This invention relates to an improved radially expansible tire assembly drum and a method for forming tires from an assemblage of tire components utilizing the assembly drum.

BACKGROUND OF THE INVENTION

Historically, the pneumatic tire has been fabricated as laminated structure of generally toroidal shape having beads, a tread, a belt reinforcement and carcass. The tire is made of rubber, fabric, and steel. The manufacturing technologies employed for the most part involve assembling the many tire components from flat strips or sheets of material. Each component is placed on a building drum and cut to length such that the ends of a component meet, or overlap, creating a splice.

In the first stage of assembly, the carcass would include one or more plies, and a pair of sidewalls, a pair of apexes, an inner liner (for a tubeless tire), a pair of chafers and perhaps a pair of gum shoulder strips. Annular bead cores can be added during the first stage of tire building, and the ply or plies can be turned around the bead cores to form the “ply turnups.”

Typically, the carcass components (excluding the bead cores) would be either “butt spliced” or “lap spliced.” A butt splice has the component ends joined, but not overlapped. A lap splice has overlapping ends.

This intermediate article of manufacture can be cylindrically formed at this point in the first stage of assembly. The cylindrical carcass is expanded into a toroidal shape after completion of the first-stage of tire building. Reinforcing belts and the tread are added to the intermediate article during a second stage of tire manufacture, which can occur using the same building drum or work station or at a separate shaping station.

During the expansion of the carcass, tensile stresses are imposed on the spliced and uncured components of the tire carcass.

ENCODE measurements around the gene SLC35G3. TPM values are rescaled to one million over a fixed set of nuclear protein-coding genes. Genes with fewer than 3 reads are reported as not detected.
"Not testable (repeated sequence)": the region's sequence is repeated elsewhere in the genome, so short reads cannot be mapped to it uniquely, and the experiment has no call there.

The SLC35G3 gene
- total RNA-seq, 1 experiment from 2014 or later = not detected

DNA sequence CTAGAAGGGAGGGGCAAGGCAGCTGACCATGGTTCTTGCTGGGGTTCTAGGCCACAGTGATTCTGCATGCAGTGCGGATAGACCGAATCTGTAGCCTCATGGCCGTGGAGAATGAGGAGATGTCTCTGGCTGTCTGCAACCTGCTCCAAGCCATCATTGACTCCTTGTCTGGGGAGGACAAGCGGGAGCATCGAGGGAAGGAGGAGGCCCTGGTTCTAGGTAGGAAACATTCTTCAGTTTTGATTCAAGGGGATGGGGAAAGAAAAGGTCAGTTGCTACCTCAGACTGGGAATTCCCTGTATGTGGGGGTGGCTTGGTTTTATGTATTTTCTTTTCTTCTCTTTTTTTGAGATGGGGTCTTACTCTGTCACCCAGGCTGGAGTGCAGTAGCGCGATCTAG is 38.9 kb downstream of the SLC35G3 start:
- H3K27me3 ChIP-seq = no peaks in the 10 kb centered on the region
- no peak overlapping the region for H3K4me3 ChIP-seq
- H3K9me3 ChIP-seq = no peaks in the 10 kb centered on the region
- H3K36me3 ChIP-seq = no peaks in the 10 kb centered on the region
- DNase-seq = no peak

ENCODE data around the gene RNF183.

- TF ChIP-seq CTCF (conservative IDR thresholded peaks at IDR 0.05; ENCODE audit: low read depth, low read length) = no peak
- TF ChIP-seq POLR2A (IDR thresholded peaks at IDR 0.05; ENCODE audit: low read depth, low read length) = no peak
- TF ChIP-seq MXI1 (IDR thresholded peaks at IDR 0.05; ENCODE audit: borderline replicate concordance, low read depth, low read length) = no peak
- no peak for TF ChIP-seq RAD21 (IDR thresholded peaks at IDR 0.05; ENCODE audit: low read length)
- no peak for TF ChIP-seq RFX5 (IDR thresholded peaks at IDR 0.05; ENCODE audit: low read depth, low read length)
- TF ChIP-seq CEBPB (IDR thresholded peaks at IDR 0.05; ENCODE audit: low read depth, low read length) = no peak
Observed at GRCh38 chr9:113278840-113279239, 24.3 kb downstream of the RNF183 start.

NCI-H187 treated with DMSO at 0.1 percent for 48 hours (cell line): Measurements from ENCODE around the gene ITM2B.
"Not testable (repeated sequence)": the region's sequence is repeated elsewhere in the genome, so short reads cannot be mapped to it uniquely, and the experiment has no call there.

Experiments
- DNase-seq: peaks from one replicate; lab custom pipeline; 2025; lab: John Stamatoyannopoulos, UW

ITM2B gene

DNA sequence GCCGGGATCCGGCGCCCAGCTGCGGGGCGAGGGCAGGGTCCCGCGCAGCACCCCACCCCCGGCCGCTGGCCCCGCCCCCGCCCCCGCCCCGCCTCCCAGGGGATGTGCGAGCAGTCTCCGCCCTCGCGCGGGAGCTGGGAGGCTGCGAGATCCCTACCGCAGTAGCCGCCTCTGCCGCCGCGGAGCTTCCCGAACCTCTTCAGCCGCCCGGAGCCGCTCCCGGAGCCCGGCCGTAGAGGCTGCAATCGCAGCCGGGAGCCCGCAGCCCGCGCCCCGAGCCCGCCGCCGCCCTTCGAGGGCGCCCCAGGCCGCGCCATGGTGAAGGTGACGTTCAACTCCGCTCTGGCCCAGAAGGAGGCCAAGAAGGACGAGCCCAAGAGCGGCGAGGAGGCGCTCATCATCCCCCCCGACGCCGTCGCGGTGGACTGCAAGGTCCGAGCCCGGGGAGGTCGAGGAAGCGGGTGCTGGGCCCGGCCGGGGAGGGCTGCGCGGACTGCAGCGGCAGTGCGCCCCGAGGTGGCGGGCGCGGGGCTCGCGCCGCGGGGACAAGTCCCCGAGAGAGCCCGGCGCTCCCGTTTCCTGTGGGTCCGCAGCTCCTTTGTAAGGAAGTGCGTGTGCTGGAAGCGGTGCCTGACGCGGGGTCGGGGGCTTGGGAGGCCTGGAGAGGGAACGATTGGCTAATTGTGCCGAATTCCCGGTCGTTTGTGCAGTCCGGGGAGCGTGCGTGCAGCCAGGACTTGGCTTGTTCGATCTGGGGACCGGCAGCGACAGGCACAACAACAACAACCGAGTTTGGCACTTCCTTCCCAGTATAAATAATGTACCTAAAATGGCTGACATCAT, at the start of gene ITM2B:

In the case of automobile or light truck tires, lap splices were preferred because the splice remained intact, whereas butt splices would tend to open or fail. Even with the good adhesion of the lap splice, the cords adjacent the splice tended to be stretched compensating for the overlapped two layers of cords at the splice. This localized stretching creates a non-uniformity that is readily visible under x-ray, ultrasonic display or by physically cutting the tire and visually inspecting it.

The tire designer, in order to prevent the creation of tire uniformity problems, has historically insured that the splices of various layers of components were not circumferentially aligned. This non-alignment of splice joints was believed to improve the carcass overall durability and uniformity, as measured by the amount of force variation and the balance of the tire. Tire engineers also have believed that tire uniformity could be improved if these discontinuities were deliberately circumferentially spaced around the carcass. This meant that each component had to be applied to the ply at the tire building station where each component was cut and spliced in a spaced order.

When the cord reinforced plies are placed on the building drum, it is very important that the geometric spacing of the beads and the ply turnups are controlled uniformly. Variations in the overall tire building process can result in variations in cord tension. These non-uniformities can affect the ride and handling characteristics of the tire.